Horsemeat Burgers: FSA Threatens Legal Action
The UK food watchdog is considering whether legal action should be taken against companies at the centre of the scandal over horsemeat found in beef burgers.
The Food Standards Agency (FSA) said it would consult relevant local authorities and the Food Safety Authority of Ireland (FSAI) before making a decision to take action.
After a meeting with food industry representatives, the FSA said it would continue a review of the traceability of the food products identified in an FSAI survey which uncovered the scandal.
In one case, testing revealed up to 29% of a Tesco burger was horse meat, while pig products were found in items labelled beef.
The FSA said it would try to further understand how the contamination took place and help to carry out a UK-wide study of food authenticity in meat products.
Environment minister David Heath told the Commons standards were generally very high in the British food industry and backed the FSA's risk-based checking system.
He told Labour shadow environment secretary Mary Creagh: "It is very important neither you, nor anyone else in this House, talks down the British food industry at a time when the standards in that industry are of a very high level.
But Ms Creagh said there was "understandable" public anger and added: "Consumers who avoid pork for religious reasons will be upset they may have unwittingly eaten it and eating horse is strongly culturally taboo in the United Kingdom.
"The food industry lobbies vigorously for a light-touch regulation system from Government. Testing, tracking and tracing ingredients is expensive but not testing will cost retailers, processors, British farmers and consumers much more."
Ms Creagh also raised questions about the responsibility for food labelling, which she said the Government split between the FSA, the Department for Health and the Department for Environment, Food and Rural Affairs (Defra).
An FSA spokesperson told Sky News: "Defra is the policy lead on areas such as food authenticity, food composition, labelling. But if food is found to not be fulfilling the requirements on these issues, the FSA would take action and investigate."
Meanwhile Tim Lang, professor of food policy at City University in London, warned horse meat could have been in beef burgers for years but remained undetected because of insufficient food regulation.
He blamed the findings on light industry regulations, tweeting: "Horse meat in beef burgers suggests failings in corporate food governance.
"Law clear - 'food shall be of nature, substance and quality demanded'."
Tesco placed full-page adverts in a number of national newspapers apologising to customers and has also promised to refund those who bought the contaminated products.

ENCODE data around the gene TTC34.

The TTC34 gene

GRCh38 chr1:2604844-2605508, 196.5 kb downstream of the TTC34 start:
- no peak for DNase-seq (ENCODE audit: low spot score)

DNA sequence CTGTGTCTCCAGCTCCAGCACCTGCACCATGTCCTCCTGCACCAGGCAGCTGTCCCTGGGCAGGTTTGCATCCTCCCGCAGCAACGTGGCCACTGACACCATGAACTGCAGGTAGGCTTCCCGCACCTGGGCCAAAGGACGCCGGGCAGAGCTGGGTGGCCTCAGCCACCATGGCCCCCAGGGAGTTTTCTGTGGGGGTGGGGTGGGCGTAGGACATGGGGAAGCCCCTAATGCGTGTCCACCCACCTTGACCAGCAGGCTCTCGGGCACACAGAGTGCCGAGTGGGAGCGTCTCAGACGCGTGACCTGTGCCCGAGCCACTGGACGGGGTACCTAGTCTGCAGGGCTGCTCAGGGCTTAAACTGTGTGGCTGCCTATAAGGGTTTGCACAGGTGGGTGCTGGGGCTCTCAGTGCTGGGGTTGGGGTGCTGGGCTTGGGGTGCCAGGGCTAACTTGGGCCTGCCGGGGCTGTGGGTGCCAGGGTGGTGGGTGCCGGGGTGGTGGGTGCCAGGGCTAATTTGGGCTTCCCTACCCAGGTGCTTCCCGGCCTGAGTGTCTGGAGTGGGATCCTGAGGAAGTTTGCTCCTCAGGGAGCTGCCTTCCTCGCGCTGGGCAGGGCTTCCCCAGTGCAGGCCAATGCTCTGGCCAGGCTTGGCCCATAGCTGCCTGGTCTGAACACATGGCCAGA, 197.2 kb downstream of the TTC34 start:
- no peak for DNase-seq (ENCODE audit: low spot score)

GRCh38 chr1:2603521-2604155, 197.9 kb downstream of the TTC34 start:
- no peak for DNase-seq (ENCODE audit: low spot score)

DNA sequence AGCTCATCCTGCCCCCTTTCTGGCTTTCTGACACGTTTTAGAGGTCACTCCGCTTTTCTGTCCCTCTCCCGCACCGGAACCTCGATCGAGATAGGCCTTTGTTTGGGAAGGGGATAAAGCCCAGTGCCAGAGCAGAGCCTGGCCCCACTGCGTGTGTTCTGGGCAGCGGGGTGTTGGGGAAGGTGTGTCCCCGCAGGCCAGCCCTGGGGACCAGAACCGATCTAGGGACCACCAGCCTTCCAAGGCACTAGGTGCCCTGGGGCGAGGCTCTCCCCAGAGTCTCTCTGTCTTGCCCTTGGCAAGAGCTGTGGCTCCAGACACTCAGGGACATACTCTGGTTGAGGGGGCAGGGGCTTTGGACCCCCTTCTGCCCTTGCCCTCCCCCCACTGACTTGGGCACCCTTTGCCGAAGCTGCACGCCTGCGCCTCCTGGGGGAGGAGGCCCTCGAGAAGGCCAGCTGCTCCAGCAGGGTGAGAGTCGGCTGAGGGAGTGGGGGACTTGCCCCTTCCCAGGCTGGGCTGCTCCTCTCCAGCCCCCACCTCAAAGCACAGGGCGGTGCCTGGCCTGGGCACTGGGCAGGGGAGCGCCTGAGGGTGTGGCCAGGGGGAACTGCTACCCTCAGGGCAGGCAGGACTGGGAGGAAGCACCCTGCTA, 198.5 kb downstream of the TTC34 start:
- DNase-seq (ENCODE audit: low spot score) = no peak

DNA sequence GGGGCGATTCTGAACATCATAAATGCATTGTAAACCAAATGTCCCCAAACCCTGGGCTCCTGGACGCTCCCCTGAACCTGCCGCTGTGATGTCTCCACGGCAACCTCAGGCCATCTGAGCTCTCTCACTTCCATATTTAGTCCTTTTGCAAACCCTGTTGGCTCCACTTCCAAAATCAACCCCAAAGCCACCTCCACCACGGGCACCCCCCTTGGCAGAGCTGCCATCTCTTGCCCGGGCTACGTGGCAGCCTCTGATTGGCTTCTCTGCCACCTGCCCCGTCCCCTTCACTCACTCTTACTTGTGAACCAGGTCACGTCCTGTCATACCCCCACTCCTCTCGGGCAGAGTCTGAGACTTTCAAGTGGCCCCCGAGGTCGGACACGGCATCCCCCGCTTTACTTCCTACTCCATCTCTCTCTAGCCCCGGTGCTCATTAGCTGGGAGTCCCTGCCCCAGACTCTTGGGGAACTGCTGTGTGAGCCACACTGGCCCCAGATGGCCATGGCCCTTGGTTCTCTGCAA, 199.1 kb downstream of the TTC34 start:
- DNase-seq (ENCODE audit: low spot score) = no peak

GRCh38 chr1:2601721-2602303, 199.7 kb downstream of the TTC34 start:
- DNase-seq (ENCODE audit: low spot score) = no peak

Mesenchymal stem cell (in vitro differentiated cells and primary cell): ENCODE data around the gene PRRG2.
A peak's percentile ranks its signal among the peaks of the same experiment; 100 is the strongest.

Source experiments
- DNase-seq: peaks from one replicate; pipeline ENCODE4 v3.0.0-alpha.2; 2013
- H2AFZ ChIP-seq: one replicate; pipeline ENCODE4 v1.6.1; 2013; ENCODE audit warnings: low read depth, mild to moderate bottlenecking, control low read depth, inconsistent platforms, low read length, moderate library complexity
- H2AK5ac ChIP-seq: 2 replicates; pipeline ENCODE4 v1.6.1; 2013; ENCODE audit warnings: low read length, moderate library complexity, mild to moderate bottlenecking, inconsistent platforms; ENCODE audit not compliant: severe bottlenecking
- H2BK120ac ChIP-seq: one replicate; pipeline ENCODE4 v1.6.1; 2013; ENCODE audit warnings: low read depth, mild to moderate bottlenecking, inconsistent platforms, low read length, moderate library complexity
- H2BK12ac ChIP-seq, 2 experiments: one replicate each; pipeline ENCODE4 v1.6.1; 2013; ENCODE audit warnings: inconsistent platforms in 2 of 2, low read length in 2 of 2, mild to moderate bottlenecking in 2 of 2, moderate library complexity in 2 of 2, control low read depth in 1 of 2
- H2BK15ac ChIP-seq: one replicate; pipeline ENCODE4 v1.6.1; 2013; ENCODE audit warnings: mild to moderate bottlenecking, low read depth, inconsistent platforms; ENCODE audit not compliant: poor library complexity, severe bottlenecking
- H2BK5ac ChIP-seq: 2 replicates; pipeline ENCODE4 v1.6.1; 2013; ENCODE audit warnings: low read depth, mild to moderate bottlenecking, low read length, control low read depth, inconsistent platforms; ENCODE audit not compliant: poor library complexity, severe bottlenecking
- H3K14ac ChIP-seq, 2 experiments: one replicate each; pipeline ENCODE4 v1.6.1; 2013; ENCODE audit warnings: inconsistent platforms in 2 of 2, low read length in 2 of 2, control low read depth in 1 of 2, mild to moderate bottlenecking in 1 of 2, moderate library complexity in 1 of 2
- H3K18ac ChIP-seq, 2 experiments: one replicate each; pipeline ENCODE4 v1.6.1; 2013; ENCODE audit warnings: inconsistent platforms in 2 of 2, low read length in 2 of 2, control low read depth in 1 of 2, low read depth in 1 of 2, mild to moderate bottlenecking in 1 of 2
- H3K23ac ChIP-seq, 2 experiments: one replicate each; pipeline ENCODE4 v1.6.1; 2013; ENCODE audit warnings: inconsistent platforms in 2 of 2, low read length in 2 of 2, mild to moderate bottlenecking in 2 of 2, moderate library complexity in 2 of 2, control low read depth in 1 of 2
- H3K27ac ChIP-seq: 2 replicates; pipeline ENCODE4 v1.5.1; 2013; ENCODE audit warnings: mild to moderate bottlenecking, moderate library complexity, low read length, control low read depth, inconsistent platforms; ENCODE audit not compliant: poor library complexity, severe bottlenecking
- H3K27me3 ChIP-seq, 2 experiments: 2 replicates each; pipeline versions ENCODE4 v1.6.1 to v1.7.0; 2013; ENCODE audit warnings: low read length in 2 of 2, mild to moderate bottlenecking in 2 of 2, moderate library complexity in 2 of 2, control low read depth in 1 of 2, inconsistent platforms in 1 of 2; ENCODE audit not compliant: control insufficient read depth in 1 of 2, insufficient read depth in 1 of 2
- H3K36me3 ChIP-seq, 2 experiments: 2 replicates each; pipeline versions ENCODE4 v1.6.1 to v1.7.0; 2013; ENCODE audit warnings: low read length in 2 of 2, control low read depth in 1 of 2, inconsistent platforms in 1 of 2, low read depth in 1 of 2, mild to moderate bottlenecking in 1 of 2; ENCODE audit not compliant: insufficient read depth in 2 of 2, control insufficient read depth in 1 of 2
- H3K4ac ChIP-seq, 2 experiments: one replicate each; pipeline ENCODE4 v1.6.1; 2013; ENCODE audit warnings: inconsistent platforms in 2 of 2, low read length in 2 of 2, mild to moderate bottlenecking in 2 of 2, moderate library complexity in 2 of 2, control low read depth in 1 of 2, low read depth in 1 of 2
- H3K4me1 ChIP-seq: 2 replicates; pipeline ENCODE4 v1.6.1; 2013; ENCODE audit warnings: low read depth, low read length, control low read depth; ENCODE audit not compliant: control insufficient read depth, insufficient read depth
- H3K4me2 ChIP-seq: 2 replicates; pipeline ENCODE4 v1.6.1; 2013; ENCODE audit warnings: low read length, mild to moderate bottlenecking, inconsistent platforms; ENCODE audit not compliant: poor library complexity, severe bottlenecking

In the advertisement, entitled "We apologise", the supermarket said: "While the FSAI has said that the products pose no risk to public health, we appreciate that, like us, our customers will find this absolutely unacceptable ... We and our supplier have let you down and we apologise."
The food company at the centre of the scandal - ABP Food Group - vowed to adopt strict DNA testing of its products to prevent a repeat.
The company, one of Europe's biggest suppliers and processors, is being investigated by health and agriculture authorities in the UK and Ireland and it also sent operatives to Continental suppliers to make unannounced visits.
Two of its subsidiaries - Silvercrest Foods in Ireland and Dalepak Hambleton in Yorkshire - supplied beef burgers with traces of equine DNA to supermarkets, including the product classed as 29% horse.
An ABP spokeswoman said: "It is vital that the integrity of the supply chain is assured and we are committed to restoring consumer confidence.
A third company, Liffey meats, based in Co Cavan, Ireland, was also found to be supplying products to supermarkets with traces of horse DNA.
Suppliers in the Netherlands and Spain have been identified as the possible sources for incorrectly labelled ingredients.
The results of the FSAI survey, verified in laboratories in Germany, showed low levels of horse in beef products sold in Tesco, Lidl, Aldi, Iceland and Dunnes Stores in Ireland.
Some burgers were also being sold in the UK but retailers insisted all suspect brands had been taken off the shelves within hours of the findings being released on Tuesday evening.
The scandal saw nearly 1% - or roughly £300m - wiped off the value of supermarket Tesco on Wednesday. Shares recovered slightly on Thursday.
Prime Minister David Cameron said supermarkets had to take responsibility for what he said was an extremely disturbing case.
The FSAI analysed 27 beef burger products with best before dates from last June to March 2014 with 10 of the 27 products - 37% - testing positive for horse DNA and 85% testing positive for pig DNA.